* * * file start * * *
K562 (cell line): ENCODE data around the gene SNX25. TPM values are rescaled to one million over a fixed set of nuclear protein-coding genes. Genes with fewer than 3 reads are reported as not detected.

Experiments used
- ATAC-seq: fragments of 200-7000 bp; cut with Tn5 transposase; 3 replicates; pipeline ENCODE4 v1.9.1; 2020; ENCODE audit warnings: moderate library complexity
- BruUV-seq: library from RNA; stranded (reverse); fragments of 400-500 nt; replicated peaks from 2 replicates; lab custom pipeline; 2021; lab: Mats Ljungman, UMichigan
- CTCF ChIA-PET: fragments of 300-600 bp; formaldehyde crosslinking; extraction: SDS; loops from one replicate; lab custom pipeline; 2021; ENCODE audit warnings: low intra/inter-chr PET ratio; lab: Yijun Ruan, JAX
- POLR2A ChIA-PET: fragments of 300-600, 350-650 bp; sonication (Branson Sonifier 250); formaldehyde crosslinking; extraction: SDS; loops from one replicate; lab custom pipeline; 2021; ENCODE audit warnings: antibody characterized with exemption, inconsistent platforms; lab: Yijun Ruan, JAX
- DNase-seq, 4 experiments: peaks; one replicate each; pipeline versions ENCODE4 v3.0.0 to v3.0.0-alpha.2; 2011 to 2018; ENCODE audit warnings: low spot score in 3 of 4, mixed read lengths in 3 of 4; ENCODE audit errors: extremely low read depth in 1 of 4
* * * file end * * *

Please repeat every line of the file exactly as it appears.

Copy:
K562 (cell line): ENCODE data around the gene SNX25. TPM values are rescaled to one million over a fixed set of nuclear protein-coding genes. Genes with fewer than 3 reads are reported as not detected.

Experiments used
- ATAC-seq: fragments of 200-7000 bp; cut with Tn5 transposase; 3 replicates; pipeline ENCODE4 v1.9.1; 2020; ENCODE audit warnings: moderate library complexity
- BruUV-seq: library from RNA; stranded (reverse); fragments of 400-500 nt; replicated peaks from 2 replicates; lab custom pipeline; 2021; lab: Mats Ljungman, UMichigan
- CTCF ChIA-PET: fragments of 300-600 bp; formaldehyde crosslinking; extraction: SDS; loops from one replicate; lab custom pipeline; 2021; ENCODE audit warnings: low intra/inter-chr PET ratio; lab: Yijun Ruan, JAX
- POLR2A ChIA-PET: fragments of 300-600, 350-650 bp; sonication (Branson Sonifier 250); formaldehyde crosslinking; extraction: SDS; loops from one replicate; lab custom pipeline; 2021; ENCODE audit warnings: antibody characterized with exemption, inconsistent platforms; lab: Yijun Ruan, JAX
- DNase-seq, 4 experiments: peaks; one replicate each; pipeline versions ENCODE4 v3.0.0 to v3.0.0-alpha.2; 2011 to 2018; ENCODE audit warnings: low spot score in 3 of 4, mixed read lengths in 3 of 4; ENCODE audit errors: extremely low read depth in 1 of 4